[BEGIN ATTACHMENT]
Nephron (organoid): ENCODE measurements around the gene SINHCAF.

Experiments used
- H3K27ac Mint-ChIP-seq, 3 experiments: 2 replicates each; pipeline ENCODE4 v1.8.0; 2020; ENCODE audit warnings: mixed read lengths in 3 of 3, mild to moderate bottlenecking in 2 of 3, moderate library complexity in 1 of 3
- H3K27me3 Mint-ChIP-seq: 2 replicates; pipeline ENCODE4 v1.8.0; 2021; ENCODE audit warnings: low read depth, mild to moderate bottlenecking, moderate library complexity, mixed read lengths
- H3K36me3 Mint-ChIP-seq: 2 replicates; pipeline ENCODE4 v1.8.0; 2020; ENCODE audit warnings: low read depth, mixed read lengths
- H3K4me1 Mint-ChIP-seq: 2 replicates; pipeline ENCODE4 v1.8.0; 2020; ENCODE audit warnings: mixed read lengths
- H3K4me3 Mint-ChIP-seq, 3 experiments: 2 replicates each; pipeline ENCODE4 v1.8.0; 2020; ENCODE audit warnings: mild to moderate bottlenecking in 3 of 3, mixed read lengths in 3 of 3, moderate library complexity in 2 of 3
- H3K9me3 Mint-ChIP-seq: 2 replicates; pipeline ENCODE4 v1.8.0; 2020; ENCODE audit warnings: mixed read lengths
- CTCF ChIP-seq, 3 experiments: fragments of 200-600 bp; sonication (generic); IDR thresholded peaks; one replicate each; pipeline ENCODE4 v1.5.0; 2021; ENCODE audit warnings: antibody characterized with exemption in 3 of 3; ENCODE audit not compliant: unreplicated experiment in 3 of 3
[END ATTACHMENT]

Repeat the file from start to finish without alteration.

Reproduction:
Nephron (organoid): ENCODE measurements around the gene SINHCAF.

Experiments used
- H3K27ac Mint-ChIP-seq, 3 experiments: 2 replicates each; pipeline ENCODE4 v1.8.0; 2020; ENCODE audit warnings: mixed read lengths in 3 of 3, mild to moderate bottlenecking in 2 of 3, moderate library complexity in 1 of 3
- H3K27me3 Mint-ChIP-seq: 2 replicates; pipeline ENCODE4 v1.8.0; 2021; ENCODE audit warnings: low read depth, mild to moderate bottlenecking, moderate library complexity, mixed read lengths
- H3K36me3 Mint-ChIP-seq: 2 replicates; pipeline ENCODE4 v1.8.0; 2020; ENCODE audit warnings: low read depth, mixed read lengths
- H3K4me1 Mint-ChIP-seq: 2 replicates; pipeline ENCODE4 v1.8.0; 2020; ENCODE audit warnings: mixed read lengths
- H3K4me3 Mint-ChIP-seq, 3 experiments: 2 replicates each; pipeline ENCODE4 v1.8.0; 2020; ENCODE audit warnings: mild to moderate bottlenecking in 3 of 3, mixed read lengths in 3 of 3, moderate library complexity in 2 of 3
- H3K9me3 Mint-ChIP-seq: 2 replicates; pipeline ENCODE4 v1.8.0; 2020; ENCODE audit warnings: mixed read lengths
- CTCF ChIP-seq, 3 experiments: fragments of 200-600 bp; sonication (generic); IDR thresholded peaks; one replicate each; pipeline ENCODE4 v1.5.0; 2021; ENCODE audit warnings: antibody characterized with exemption in 3 of 3; ENCODE audit not compliant: unreplicated experiment in 3 of 3